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Theses Doctoral

Behavioral consequences of increasing adult hippocampal neurogenesis

Hill, Alexis

The hippocampus is a brain structure involved in memory as well as anxiety and depression-related behavior. One unique property of the hippocampus is that adult neurogenesis occurs in this region. Rodent studies in which adult hippocampal neurogenesis is ablated have shown a role for this process in the cognitive domain, specifically in pattern separation tasks, as well as in mediating the behavioral effects of antidepressants. These studies have furnished the intriguing hypothesis that increasing adult hippocampal neurogenesis may improve these functions and therefore serve as a target for novel treatments for cognitive impairments as well as depression and anxiety disorders. Here, we use both genetic and pharmacological models to increase adult neurogenesis in mice. Under baseline conditions, we find that increasing adult hippocampal neurogenesis is sufficient to improve performance in a fear-based pattern separation task, but has no effect on exploratory, anxiety or depression-related behavior. In mice exposed to voluntary exercise, increasing adult hippocampal neurogenesis increases exploration, without affecting anxiety or depression-related behavior. Finally, in mice treated with chronic corticosterone, a model of anxiety and depression, increasing adult hippocampal neurogenesis is sufficient to prevent the behavioral effect of CORT on anxiety and depression-related behavior. Here, we therefore describe dissociations between the effects of increasing adult hippocampal neurogenesis under baseline, voluntary exercise and chronic stress conditions. Together, our results suggest that increasing adult hippocampal neurogenesis has therapeutic potential for both cognitive, and anxiety and depression-related disorders.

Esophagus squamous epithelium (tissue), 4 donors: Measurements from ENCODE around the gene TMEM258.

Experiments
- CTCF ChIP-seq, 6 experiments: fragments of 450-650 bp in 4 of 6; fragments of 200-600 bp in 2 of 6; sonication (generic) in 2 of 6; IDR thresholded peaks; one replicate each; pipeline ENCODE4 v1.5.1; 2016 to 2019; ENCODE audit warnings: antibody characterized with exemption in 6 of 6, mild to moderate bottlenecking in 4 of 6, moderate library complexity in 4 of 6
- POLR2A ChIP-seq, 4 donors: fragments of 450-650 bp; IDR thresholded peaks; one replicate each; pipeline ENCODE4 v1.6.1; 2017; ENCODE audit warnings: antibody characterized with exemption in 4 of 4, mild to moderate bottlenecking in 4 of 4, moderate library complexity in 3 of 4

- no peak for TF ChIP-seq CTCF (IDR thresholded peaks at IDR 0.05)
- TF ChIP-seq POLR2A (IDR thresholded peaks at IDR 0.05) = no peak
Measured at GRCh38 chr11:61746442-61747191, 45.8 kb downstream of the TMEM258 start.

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More About This Work

Academic Units
Neurobiology and Behavior
Thesis Advisors
Hen, Rene
Degree
Ph.D., Columbia University
Published Here
September 24, 2014
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